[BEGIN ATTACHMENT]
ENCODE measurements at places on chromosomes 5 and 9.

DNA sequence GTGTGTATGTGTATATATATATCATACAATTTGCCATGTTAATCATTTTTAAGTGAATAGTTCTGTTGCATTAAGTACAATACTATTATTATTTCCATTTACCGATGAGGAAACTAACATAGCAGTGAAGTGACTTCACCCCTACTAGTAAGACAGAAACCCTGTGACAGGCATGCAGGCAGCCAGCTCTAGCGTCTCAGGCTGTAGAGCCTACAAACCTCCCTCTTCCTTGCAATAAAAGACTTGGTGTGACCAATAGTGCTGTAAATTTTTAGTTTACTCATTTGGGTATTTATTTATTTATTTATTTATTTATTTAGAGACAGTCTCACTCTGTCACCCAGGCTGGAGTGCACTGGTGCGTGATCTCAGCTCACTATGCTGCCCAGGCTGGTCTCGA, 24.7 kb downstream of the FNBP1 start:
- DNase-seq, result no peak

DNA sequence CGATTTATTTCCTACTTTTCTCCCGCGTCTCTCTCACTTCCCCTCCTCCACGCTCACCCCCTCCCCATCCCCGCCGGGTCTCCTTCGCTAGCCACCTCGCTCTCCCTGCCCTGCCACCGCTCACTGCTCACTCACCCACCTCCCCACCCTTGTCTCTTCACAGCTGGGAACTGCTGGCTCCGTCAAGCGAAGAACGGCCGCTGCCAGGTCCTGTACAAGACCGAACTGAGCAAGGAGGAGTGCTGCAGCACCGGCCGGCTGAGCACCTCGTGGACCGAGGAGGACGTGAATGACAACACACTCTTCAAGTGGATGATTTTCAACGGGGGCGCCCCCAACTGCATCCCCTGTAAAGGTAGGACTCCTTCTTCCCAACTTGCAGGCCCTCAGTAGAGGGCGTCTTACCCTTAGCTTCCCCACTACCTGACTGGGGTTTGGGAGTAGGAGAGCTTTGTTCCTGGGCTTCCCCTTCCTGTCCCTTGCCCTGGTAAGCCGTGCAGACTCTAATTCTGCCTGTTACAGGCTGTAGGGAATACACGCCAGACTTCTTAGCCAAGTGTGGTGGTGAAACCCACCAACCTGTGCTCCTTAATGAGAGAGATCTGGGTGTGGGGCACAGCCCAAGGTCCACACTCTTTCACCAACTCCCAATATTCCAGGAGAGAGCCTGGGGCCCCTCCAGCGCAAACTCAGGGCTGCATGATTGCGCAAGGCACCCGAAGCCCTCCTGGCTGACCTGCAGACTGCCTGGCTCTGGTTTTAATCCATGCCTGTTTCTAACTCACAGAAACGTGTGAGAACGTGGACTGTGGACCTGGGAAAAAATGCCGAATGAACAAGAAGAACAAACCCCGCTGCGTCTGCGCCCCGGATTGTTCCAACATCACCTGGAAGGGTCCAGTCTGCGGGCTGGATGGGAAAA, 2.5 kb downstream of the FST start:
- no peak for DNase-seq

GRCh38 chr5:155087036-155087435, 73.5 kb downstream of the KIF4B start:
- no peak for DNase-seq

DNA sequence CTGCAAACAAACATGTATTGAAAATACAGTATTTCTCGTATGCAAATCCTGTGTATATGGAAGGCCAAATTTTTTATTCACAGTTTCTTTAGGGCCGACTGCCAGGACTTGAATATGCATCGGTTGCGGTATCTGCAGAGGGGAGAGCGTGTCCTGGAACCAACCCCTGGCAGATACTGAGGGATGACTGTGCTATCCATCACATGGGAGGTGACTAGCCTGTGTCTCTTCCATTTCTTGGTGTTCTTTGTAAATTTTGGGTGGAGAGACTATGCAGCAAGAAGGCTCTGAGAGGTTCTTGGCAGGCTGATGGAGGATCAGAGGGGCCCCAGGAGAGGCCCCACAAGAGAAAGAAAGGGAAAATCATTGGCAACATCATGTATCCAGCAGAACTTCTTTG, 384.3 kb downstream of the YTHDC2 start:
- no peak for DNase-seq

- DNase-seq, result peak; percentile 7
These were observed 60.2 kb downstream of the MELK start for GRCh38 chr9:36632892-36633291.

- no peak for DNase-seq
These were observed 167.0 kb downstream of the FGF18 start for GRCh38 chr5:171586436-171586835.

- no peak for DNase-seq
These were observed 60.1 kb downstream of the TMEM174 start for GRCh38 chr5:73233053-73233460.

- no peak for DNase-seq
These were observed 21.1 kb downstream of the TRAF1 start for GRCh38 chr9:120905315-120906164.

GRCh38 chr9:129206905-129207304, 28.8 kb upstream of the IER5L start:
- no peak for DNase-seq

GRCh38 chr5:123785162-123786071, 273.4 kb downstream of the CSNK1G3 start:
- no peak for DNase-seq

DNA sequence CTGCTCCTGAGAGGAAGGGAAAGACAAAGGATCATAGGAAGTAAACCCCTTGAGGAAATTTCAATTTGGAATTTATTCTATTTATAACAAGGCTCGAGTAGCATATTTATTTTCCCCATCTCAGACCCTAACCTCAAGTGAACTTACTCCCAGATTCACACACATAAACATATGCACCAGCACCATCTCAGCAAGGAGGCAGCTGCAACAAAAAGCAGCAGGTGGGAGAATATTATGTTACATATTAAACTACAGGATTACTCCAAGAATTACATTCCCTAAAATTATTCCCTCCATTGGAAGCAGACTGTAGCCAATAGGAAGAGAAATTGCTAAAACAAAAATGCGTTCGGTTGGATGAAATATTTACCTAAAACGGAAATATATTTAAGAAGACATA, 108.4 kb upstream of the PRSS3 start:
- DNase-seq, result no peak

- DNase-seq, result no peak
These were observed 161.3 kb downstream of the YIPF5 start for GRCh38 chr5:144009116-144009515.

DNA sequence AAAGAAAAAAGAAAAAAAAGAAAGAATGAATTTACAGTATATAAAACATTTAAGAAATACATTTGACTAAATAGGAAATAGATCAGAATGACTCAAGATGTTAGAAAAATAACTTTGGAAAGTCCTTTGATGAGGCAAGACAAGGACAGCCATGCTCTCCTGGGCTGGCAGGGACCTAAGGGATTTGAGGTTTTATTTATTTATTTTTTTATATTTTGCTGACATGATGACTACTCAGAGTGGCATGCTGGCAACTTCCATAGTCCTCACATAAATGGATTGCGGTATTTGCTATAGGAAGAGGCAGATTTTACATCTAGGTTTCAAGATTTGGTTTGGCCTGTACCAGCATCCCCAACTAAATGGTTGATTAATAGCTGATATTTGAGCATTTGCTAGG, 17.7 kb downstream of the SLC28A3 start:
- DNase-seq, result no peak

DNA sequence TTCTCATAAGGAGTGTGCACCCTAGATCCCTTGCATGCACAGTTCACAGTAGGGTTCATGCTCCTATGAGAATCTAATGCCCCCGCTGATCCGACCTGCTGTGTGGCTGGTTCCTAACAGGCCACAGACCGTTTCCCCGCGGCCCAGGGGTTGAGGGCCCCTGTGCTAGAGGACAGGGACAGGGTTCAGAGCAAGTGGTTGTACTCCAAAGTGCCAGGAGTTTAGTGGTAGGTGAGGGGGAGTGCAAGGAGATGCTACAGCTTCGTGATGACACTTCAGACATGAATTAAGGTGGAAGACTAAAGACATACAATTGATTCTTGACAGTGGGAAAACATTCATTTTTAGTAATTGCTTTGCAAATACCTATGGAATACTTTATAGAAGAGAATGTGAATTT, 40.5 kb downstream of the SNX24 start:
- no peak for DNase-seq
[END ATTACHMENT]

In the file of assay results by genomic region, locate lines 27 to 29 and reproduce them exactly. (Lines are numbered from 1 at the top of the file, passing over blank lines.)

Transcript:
- DNase-seq, result no peak

DNA sequence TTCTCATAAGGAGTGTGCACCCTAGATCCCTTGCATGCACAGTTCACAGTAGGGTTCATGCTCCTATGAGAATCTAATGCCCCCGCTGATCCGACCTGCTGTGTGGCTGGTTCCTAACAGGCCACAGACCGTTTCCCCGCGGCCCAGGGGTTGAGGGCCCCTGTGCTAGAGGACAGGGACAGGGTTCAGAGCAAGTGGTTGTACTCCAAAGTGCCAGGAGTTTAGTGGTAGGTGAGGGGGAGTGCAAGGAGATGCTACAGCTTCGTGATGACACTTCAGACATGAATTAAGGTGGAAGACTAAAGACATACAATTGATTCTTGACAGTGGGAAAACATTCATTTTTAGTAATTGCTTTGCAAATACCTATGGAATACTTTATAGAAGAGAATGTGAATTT, 40.5 kb downstream of the SNX24 start:
- no peak for DNase-seq